Background: Cytokines play a predominant role in immune and inflammatory reactions in inflammatory bowel disease. Any cytokine that is produced locally as a result of gut inflammation may leak into the bowel lumen and appear in the stools. We examined the usefulness of determining cytokine profiles in the stools of patients with ulcerative colitis or Crohn's disease.
Methods: Cytokine concentrations in stool extracts were measured in 36 patients with ulcerative colitis, 32 patients with Crohn's disease, 9 controls with inflammatory disease, and 18 normal controls by means of enzyme-linked immunosorbent assays.
Results: Stool concentrations of interleukin-1beta and interleukin-1 receptor antagonist in patients with active inflammatory bowel disease increased significantly and correlated with various inflammatory factors and stool concentrations of polymorphonuclear cell elastase. The ratio of interleukin-1 receptor antagonist to interleukin-1beta in active disease was reduced significantly compared with that in inactive disease or in normal controls. Paired analysis showed a decrease in tumor necrosis factor-alpha and interleukin-1beta and interleukin-1 receptor antagonist and an increase in interleukin-4 and interleukin-10 concentrations after the resolution of disease exacerbation.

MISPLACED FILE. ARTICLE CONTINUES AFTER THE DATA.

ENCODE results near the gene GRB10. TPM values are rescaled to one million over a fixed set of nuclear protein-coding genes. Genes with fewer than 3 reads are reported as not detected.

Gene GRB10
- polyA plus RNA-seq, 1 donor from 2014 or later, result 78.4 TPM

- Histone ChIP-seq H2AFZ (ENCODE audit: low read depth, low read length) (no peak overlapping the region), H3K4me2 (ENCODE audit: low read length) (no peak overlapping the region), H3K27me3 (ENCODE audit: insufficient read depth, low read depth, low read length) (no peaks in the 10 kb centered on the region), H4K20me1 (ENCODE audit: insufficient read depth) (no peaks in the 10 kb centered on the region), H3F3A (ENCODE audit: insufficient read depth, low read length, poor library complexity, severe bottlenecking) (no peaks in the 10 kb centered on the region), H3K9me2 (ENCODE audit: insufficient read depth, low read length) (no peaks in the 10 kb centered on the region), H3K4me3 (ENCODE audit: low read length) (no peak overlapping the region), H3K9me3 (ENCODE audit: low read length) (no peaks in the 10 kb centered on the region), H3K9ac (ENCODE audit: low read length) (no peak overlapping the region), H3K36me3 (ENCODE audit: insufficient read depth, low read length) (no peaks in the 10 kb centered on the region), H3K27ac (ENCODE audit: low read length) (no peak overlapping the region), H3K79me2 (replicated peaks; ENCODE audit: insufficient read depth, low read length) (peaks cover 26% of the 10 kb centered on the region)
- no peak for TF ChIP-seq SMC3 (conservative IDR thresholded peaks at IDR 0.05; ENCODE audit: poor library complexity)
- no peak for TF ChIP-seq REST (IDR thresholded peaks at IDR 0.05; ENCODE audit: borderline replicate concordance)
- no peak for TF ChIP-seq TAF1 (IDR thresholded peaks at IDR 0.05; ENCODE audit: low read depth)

Conclusions: Measurement of cytokines in stools may be a useful and noninvasive means of understanding pathophysiology and clinical monitoring in inflammatory bowel disease.